Many new moms experience the “baby blues” for a few weeks after giving birth—mood swings and tears that come more easily than they used to. Sleep deprivation doesn’t help. It’s easy to feel overwhelmed to the point of weeping when you’re up every two hours feeding a hungry newborn.

Postpartum depression is a more serious, longer-lasting type of depression. If those baby blues seem to be lasting for months, or you find yourself perpetually unhappy and losing interest in the things that used to give you a boost, like reading or exercising or gardening, you may want to seek help.

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Symptoms of postpartum depression include a loss of appetite, extreme irritability or anger, withdrawal from family or friends, difficulty bonding with your baby, and feelings of harming yourself or your baby.

Postpartum psychosis is a rare but even more serious condition that usually develops within the first several weeks after giving birth and can include hallucinations and paranoia.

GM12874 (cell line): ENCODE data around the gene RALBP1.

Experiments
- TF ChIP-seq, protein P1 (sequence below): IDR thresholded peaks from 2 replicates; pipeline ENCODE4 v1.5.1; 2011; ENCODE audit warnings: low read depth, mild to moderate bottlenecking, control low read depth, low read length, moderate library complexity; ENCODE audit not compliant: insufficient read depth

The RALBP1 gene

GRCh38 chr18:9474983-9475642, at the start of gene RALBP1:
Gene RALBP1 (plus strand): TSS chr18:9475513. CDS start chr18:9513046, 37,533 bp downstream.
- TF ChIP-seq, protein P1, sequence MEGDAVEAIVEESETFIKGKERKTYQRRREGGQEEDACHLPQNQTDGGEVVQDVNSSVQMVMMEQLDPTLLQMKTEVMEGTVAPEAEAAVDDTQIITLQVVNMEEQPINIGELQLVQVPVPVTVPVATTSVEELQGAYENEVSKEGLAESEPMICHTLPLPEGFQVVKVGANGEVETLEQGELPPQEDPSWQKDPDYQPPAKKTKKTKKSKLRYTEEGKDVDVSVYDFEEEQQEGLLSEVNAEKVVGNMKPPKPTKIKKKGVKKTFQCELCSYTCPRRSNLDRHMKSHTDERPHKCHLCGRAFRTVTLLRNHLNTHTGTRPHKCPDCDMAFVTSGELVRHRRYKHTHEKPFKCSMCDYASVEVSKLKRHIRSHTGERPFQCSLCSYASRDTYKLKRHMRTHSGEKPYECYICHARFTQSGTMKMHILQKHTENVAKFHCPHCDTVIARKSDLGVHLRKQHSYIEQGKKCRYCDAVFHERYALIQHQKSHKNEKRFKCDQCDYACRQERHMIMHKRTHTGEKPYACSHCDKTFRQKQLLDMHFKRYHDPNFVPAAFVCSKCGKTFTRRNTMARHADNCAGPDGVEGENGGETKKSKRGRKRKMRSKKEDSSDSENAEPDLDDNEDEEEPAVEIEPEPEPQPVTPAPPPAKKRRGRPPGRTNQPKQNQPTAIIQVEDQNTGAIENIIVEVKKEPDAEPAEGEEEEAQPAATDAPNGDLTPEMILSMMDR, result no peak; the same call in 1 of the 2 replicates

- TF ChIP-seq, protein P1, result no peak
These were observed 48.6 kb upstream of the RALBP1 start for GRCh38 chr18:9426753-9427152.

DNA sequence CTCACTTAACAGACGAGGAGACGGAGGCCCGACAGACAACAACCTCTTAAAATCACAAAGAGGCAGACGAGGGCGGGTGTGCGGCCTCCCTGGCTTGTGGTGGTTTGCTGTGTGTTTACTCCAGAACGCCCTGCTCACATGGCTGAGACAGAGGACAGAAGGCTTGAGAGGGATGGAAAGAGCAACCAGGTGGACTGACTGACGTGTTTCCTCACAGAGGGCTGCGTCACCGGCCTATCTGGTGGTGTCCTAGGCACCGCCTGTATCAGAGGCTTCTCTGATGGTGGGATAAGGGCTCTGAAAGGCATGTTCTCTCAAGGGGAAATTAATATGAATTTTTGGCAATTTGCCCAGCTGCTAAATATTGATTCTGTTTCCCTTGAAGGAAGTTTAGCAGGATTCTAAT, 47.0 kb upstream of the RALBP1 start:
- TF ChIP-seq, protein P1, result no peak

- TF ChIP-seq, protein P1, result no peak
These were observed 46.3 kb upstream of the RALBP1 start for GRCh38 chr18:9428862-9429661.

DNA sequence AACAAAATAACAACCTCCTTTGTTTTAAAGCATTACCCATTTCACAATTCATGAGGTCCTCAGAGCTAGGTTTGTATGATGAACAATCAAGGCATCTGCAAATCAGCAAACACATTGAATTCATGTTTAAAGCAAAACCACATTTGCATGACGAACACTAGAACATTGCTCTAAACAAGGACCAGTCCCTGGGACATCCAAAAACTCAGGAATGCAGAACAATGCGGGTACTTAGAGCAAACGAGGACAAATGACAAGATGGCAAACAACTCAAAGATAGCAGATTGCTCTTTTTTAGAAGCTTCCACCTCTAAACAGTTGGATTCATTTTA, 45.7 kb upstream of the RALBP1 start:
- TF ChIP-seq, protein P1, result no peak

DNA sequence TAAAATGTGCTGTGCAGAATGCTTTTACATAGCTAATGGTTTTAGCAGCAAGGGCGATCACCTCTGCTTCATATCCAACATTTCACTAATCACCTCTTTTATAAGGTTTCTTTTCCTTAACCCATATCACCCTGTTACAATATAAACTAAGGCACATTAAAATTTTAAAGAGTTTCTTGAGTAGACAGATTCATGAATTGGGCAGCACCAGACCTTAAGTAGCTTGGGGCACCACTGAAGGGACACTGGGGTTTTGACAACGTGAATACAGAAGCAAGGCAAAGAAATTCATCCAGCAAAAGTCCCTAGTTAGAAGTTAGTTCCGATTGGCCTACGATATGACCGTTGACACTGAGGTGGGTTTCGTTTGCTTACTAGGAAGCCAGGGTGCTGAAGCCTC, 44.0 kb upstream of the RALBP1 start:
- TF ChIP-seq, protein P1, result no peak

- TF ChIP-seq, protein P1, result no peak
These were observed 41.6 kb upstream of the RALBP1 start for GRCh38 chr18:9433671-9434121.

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It is critical that new parents realize that there is nothing they have done wrong if they experience postpartum depression. Many factors, both biological and environmental, contribute to this type of depression. Even more important is seeking help from a doctor. Most OB/GYNs, midwives, hospital personnel and pediatricians are trained to recognize the signs of postpartum depression and are eager to help women suffering from it.

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Katie Ginder-Vogel is a freelance writer and editor based in Madison, WI. She holds Bachelor’s and Master’s Degrees in English from Stanford University. An avid runner, hiker, and swimmer, Katie writes regularly about health and wellness. She has two children and a dog, who keep her company on the trail, on the road, and in the pool.